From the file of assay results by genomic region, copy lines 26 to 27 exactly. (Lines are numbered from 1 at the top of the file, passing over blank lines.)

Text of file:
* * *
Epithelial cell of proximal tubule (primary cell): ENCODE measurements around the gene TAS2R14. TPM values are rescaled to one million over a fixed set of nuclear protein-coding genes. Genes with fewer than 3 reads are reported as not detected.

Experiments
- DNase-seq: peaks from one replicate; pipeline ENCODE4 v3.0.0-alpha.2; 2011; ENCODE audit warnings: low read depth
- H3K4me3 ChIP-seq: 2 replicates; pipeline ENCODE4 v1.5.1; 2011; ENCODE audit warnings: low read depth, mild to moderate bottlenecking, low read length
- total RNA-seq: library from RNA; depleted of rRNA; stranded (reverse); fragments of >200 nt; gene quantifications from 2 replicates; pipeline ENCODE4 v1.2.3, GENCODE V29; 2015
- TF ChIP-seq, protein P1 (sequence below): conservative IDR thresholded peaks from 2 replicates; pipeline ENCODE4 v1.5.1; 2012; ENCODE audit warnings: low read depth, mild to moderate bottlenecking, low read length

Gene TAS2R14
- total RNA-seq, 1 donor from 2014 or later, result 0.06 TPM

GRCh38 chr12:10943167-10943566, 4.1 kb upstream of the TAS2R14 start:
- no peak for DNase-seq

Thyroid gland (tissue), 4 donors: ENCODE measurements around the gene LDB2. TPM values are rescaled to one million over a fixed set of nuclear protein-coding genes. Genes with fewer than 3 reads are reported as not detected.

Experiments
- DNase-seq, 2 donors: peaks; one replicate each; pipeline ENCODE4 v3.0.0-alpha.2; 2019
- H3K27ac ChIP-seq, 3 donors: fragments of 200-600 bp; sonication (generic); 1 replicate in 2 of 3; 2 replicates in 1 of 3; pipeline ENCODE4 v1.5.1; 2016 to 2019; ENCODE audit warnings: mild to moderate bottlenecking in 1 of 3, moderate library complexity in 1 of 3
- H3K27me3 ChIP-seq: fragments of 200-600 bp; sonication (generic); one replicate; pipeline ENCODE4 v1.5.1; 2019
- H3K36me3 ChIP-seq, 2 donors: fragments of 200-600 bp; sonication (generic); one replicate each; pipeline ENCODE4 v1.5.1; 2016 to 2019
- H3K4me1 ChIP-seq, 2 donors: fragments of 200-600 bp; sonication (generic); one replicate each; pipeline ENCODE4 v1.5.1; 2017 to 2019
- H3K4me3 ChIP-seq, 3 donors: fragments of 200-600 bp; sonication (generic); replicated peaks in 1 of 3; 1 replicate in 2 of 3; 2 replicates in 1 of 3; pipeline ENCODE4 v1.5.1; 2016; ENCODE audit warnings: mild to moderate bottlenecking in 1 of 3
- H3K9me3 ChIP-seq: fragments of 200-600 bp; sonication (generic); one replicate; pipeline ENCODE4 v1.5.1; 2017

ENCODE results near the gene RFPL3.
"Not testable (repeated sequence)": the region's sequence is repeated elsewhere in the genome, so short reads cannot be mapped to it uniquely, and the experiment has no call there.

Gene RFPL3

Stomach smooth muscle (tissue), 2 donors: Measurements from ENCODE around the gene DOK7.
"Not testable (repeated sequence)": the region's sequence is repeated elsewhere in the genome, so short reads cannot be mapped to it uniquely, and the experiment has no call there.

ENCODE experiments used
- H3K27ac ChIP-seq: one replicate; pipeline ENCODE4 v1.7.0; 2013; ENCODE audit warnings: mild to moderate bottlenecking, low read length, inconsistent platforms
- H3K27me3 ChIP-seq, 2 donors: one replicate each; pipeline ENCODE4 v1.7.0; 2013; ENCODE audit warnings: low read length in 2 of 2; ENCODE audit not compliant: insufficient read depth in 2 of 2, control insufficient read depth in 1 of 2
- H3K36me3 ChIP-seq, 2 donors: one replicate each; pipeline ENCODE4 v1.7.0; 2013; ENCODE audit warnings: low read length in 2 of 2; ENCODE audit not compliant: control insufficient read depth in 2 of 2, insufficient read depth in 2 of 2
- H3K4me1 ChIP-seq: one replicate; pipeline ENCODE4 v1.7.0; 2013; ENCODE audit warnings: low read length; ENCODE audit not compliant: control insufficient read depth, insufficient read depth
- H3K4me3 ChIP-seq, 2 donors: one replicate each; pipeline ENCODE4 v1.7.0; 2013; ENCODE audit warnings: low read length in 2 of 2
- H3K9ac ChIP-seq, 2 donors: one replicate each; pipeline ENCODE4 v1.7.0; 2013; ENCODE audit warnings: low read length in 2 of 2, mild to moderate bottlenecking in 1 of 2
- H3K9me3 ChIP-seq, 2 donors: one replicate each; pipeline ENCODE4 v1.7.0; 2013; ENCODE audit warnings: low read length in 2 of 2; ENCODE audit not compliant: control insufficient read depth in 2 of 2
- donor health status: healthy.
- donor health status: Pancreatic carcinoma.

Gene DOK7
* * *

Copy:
- H3K27ac ChIP-seq: one replicate; pipeline ENCODE4 v1.7.0; 2013; ENCODE audit warnings: mild to moderate bottlenecking, low read length, inconsistent platforms
- H3K27me3 ChIP-seq, 2 donors: one replicate each; pipeline ENCODE4 v1.7.0; 2013; ENCODE audit warnings: low read length in 2 of 2; ENCODE audit not compliant: insufficient read depth in 2 of 2, control insufficient read depth in 1 of 2